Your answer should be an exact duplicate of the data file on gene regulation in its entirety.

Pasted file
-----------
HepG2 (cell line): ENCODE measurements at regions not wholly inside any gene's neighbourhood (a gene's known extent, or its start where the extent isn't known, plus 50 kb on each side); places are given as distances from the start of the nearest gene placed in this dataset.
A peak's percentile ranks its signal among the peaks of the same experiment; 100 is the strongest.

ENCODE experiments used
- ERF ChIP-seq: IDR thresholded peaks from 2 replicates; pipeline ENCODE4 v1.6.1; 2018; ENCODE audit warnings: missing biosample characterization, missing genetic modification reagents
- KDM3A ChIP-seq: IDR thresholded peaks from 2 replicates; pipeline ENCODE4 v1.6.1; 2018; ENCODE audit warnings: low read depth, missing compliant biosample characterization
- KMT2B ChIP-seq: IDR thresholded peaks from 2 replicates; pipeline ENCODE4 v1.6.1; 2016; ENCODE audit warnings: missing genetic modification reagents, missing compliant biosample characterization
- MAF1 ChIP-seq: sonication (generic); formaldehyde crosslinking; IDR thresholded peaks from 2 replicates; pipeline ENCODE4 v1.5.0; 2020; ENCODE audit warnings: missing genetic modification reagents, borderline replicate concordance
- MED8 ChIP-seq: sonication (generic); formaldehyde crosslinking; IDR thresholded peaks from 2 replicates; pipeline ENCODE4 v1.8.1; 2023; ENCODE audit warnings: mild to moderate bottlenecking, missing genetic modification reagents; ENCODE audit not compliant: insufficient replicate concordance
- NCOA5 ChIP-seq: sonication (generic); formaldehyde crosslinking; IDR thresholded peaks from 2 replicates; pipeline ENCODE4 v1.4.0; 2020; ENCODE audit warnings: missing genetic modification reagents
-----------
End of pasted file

HepG2 (cell line): ENCODE measurements at regions not wholly inside any gene's neighbourhood (a gene's known extent, or its start where the extent isn't known, plus 50 kb on each side); places are given as distances from the start of the nearest gene placed in this dataset.
A peak's percentile ranks its signal among the peaks of the same experiment; 100 is the strongest.

ENCODE experiments used
- ERF ChIP-seq: IDR thresholded peaks from 2 replicates; pipeline ENCODE4 v1.6.1; 2018; ENCODE audit warnings: missing biosample characterization, missing genetic modification reagents
- KDM3A ChIP-seq: IDR thresholded peaks from 2 replicates; pipeline ENCODE4 v1.6.1; 2018; ENCODE audit warnings: low read depth, missing compliant biosample characterization
- KMT2B ChIP-seq: IDR thresholded peaks from 2 replicates; pipeline ENCODE4 v1.6.1; 2016; ENCODE audit warnings: missing genetic modification reagents, missing compliant biosample characterization
- MAF1 ChIP-seq: sonication (generic); formaldehyde crosslinking; IDR thresholded peaks from 2 replicates; pipeline ENCODE4 v1.5.0; 2020; ENCODE audit warnings: missing genetic modification reagents, borderline replicate concordance
- MED8 ChIP-seq: sonication (generic); formaldehyde crosslinking; IDR thresholded peaks from 2 replicates; pipeline ENCODE4 v1.8.1; 2023; ENCODE audit warnings: mild to moderate bottlenecking, missing genetic modification reagents; ENCODE audit not compliant: insufficient replicate concordance
- NCOA5 ChIP-seq: sonication (generic); formaldehyde crosslinking; IDR thresholded peaks from 2 replicates; pipeline ENCODE4 v1.4.0; 2020; ENCODE audit warnings: missing genetic modification reagents